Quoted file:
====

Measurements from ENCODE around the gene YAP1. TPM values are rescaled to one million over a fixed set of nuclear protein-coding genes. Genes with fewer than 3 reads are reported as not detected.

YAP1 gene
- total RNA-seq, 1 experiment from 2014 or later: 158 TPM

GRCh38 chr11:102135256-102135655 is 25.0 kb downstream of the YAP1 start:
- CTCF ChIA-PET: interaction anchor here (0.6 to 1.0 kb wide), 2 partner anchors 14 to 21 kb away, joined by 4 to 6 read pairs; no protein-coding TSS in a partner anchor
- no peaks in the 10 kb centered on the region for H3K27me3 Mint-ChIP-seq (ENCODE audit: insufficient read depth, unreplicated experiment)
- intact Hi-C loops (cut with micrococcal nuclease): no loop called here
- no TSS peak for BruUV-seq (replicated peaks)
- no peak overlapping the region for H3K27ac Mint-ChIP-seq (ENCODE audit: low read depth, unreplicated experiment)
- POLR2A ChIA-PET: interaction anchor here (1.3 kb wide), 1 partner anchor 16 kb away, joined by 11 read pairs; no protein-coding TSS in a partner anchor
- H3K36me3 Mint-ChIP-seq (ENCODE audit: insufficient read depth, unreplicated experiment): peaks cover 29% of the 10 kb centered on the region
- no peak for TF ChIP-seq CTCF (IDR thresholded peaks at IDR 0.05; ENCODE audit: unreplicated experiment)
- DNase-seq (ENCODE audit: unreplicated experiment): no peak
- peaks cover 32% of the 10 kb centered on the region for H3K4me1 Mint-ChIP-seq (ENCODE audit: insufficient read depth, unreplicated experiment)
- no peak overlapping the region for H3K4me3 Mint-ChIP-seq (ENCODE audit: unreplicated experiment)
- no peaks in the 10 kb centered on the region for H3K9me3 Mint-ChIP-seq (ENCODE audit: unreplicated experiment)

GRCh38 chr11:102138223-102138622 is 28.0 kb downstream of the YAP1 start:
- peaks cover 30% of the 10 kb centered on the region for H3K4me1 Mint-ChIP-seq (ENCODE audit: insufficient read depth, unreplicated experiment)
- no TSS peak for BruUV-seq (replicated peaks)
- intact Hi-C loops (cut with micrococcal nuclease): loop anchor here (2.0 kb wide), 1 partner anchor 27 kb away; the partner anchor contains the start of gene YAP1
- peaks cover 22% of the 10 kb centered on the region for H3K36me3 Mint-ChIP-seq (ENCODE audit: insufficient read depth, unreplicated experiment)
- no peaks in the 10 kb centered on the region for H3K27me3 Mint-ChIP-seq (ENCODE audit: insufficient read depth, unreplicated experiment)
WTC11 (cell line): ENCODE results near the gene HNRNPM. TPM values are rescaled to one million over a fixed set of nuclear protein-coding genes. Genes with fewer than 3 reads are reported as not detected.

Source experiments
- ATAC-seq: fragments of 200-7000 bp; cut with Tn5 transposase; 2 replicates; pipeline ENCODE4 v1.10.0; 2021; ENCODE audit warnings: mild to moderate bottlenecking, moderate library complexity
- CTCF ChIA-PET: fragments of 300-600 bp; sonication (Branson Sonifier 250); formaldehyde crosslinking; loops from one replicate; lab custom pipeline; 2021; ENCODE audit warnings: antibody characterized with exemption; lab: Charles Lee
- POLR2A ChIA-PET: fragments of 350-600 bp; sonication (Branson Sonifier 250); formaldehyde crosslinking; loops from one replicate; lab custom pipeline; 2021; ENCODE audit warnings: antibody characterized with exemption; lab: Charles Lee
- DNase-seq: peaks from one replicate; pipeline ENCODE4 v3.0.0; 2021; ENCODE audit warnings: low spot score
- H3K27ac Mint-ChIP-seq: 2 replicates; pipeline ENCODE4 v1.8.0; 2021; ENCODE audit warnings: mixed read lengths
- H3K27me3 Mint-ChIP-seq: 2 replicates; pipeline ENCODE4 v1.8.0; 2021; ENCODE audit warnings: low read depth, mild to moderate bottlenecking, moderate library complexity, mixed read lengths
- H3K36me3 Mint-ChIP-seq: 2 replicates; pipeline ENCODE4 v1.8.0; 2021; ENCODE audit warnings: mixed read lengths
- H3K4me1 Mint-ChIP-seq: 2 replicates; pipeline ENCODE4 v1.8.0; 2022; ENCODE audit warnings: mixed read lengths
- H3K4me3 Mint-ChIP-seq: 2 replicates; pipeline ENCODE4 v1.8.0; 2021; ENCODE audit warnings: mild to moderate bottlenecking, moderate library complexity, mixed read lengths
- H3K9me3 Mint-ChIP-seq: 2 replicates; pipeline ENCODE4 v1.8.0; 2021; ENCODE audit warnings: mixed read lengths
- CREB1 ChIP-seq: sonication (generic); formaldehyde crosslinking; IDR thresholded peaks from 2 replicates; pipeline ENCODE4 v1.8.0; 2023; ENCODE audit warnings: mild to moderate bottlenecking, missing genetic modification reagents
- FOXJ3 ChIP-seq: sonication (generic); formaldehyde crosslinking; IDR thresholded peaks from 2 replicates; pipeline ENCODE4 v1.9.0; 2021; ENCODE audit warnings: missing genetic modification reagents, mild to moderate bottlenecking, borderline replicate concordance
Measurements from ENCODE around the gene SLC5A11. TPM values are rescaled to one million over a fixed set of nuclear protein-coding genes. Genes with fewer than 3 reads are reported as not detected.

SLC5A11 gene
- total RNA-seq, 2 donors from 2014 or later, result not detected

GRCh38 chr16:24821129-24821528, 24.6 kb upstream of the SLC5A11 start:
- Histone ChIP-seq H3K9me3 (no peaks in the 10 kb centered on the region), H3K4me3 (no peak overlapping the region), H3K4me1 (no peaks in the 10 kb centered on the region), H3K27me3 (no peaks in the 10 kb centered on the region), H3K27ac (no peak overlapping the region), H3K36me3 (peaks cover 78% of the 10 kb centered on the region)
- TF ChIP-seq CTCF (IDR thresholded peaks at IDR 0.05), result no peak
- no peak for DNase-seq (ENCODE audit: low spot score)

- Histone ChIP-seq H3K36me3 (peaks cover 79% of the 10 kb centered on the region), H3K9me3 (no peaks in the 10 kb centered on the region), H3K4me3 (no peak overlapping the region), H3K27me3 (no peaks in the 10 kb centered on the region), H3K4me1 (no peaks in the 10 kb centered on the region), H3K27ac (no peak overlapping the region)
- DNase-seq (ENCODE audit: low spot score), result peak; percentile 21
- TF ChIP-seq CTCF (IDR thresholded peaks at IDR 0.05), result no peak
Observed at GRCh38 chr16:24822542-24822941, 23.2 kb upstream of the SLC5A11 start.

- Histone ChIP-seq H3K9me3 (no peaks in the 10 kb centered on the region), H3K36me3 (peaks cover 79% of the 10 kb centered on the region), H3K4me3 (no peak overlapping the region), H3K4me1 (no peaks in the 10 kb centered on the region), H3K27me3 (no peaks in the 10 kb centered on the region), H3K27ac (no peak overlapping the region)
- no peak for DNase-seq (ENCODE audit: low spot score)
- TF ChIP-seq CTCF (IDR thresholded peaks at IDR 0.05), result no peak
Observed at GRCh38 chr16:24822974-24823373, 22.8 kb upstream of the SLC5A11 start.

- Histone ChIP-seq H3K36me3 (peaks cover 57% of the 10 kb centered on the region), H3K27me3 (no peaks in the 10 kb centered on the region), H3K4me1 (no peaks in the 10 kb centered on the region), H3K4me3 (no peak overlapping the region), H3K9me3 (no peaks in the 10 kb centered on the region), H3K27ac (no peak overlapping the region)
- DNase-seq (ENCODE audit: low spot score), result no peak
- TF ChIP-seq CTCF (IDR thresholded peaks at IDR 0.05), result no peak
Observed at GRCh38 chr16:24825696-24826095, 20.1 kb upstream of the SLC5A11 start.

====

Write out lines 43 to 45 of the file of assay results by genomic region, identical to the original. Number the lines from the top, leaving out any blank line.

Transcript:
- no peak for DNase-seq (ENCODE audit: low spot score)

- Histone ChIP-seq H3K36me3 (peaks cover 79% of the 10 kb centered on the region), H3K9me3 (no peaks in the 10 kb centered on the region), H3K4me3 (no peak overlapping the region), H3K27me3 (no peaks in the 10 kb centered on the region), H3K4me1 (no peaks in the 10 kb centered on the region), H3K27ac (no peak overlapping the region)
- DNase-seq (ENCODE audit: low spot score), result peak; percentile 21